Abbé Perrin (Director of...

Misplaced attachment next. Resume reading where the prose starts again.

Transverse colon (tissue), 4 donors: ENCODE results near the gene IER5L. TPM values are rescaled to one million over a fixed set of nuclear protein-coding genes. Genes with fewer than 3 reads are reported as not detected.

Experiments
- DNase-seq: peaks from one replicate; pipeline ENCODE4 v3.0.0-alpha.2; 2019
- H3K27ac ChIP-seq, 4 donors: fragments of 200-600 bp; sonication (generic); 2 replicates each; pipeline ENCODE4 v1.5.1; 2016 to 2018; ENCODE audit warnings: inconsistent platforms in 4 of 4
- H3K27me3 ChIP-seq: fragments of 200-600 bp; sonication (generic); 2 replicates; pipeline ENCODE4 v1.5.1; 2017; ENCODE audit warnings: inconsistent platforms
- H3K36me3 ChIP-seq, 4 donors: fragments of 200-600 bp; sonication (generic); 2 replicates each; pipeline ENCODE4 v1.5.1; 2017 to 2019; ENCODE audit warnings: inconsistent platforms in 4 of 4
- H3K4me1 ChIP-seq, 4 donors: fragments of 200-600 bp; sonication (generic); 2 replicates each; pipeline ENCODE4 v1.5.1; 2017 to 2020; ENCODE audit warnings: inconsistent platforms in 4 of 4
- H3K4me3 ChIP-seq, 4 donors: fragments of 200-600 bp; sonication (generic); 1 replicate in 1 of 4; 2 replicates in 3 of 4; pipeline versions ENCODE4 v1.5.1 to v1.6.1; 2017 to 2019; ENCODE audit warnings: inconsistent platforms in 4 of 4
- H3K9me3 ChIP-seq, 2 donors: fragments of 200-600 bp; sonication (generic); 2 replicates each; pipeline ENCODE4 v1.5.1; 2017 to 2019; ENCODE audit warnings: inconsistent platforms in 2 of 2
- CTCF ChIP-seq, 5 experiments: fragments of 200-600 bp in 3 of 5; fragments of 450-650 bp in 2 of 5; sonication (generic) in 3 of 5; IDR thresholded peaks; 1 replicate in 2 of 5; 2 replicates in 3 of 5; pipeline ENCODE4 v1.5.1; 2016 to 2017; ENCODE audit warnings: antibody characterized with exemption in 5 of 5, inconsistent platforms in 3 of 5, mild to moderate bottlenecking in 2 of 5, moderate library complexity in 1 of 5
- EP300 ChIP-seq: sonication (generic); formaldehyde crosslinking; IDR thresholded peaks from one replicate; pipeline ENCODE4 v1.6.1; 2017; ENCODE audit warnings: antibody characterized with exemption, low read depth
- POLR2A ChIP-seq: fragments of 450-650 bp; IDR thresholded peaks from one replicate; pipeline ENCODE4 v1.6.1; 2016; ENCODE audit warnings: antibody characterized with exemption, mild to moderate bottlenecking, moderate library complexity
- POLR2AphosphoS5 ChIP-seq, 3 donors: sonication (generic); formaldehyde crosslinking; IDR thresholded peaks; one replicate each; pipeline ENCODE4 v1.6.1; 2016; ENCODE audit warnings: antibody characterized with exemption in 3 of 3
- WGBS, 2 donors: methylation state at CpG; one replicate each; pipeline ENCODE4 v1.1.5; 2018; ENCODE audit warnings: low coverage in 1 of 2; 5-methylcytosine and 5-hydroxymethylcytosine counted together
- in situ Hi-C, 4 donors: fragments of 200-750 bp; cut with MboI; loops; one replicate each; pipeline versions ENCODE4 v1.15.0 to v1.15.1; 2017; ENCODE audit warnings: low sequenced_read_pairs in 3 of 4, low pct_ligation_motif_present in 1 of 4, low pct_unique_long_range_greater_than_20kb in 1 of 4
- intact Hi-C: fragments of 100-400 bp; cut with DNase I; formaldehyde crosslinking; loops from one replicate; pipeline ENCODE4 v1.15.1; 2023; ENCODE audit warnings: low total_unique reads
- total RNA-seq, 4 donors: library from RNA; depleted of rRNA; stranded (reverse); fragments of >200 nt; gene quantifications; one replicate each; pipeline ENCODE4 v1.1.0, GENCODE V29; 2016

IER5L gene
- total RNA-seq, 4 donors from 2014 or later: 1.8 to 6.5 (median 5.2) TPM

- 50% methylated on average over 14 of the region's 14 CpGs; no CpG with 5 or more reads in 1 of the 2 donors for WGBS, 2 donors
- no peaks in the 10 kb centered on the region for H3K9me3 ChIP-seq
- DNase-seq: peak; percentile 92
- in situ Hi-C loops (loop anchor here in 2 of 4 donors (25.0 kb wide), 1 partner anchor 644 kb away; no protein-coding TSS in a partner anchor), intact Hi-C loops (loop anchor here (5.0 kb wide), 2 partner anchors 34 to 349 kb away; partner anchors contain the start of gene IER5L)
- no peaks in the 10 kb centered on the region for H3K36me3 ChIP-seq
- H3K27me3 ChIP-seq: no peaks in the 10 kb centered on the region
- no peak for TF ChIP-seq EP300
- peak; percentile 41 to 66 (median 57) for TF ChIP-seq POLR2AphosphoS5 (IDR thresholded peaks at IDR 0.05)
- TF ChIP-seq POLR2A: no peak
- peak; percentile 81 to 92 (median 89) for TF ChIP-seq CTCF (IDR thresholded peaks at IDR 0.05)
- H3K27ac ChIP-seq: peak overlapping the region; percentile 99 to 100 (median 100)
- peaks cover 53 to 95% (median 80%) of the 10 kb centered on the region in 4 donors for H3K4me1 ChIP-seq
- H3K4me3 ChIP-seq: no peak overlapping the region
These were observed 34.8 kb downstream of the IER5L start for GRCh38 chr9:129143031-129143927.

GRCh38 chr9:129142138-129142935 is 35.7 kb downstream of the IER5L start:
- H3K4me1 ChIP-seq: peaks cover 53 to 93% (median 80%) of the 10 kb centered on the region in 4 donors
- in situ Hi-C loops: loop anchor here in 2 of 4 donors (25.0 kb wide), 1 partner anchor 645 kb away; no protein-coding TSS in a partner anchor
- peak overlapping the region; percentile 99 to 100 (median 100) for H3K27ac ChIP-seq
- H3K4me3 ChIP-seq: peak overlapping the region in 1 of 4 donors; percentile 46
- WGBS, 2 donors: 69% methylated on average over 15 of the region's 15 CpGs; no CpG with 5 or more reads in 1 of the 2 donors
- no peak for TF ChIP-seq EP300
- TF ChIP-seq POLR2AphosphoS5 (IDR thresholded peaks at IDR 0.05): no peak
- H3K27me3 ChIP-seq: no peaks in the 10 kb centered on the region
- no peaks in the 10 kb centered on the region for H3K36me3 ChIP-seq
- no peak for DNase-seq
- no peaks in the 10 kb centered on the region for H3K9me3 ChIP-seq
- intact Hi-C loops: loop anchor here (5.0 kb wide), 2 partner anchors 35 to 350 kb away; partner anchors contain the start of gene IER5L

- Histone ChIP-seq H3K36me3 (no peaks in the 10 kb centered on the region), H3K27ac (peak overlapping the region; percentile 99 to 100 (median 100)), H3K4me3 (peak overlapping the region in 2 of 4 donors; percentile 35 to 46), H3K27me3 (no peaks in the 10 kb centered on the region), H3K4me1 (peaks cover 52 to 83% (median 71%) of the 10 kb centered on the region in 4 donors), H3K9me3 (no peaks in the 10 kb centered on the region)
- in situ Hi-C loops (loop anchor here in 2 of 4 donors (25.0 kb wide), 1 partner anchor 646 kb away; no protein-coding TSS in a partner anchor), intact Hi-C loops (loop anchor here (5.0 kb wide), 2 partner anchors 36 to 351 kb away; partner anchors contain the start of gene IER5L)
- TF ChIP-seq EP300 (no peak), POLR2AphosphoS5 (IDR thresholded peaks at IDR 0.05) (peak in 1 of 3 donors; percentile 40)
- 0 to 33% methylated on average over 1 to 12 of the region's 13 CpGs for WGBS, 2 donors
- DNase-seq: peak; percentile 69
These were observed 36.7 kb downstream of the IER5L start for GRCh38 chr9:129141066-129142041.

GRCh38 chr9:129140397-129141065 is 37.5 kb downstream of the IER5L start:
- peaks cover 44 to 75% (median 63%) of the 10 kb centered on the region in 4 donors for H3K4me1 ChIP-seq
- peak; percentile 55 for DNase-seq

Serge Lifar was born in Kiev and was mobilized by the Red Army at the age of sixteen. In 1920, he discovered dance fortuitously after accompanying a friend to the studio of Bronislava Nijinska, the sister of the great Nijinsky. It proved to be a revelation… He became her student until the day she joined Serge Diaghilev and his Ballets Russes in Paris. Discovering that the company lacked males, Nijinska presented her own dancers, however, in Diaghilev’s eyes, only Lifar had the necessary grace. As a result, Diaghilev sent Lifar to Italy to train under the Ballet Master Cecchetti to enable him to perfect his technique and hone his style. Lifar originated the leading roles in La Chatte, Ode, and Le Pas d’acier… The Balanchine-Lifar “encounter” produced two masterpieces: Apollon Musagète and Le Fils prodigue. In 1929, Serge Lifar arranged his first choreographic work, Renard, to music by Stravinsky: It proved to be a triumph and a new ballet aesthetic was born. When Diaghilev died in Venice on August 19 that same year, Serge Lifar’s career took another turn. The director-cum-patron of the Paris Opera, Jacques Rouché, asked him to create a ballet to the music of Beethoven’s Creatures of Prometheus. Balanchine began the choreography but then fell ill so Lifar arranged the entire ballet, modifying the libretto and giving pre-eminence to the role of Prometheus which he, himself was performing. The following year, Serge Lifar was appointed Ballet Master of the Paris Opera and he effectively took over the reins of the Ballet, devoting almost thirty years of his life to it. From the outset, he began instituting reforms: He introduced an adagio class—which ensured that the male dancer was no longer just the ballerina’s “foil”—and he developed his neo-classical style with a fusion of classical and modern techniques. He also created a repertoire composed of his own works (Icare, Entre deux rondes, Istar, Le Chevalier et la damoiselle, Les Animaux modèles, Roméo et Juliette, Suite en blanc, La Réversibilité, Les Mirages, Phèdre and Variations) and the great classics of the 19th century. In 1947, he arranged the Défilé du ballet to Hector Berlioz’s Trojan March. A Parade unique in its genre and unique to the Paris Opera, the Défilé offers an occasion to see all of the dancers of the Paris Opera Ballet along with all of the pupils of the Ballet School together on stage. The famous Défilé now opens each new season. Serge Lifar trained the young Étoile dancers (Yvette Chauviré, Liane Daydé, Lycette Darsonval, Claude Bessy, and Christine Vaussard…), and he revitalised the Corps de ballet. He also introduced evenings devoted entirely to ballet—the so-called “Dance Wednesdays”. Having remodelled the Paris Opera Ballet, he took the company on numerous overseas tours to Canada, the United States, Brazil, Argentina, Japan, and the U.S.S.R.. In addition to his talents as a dancer-choreographer, teacher, painter and writer, he was also a brilliant lecturer: he brought dance into the Sorbonne, created a University of Dance and organised exhibitions on the Ballets Russes, Nijinsky, Pavlova, and Pushkin… He died in Lausanne, Switzerland, where he had retired to in 1981.
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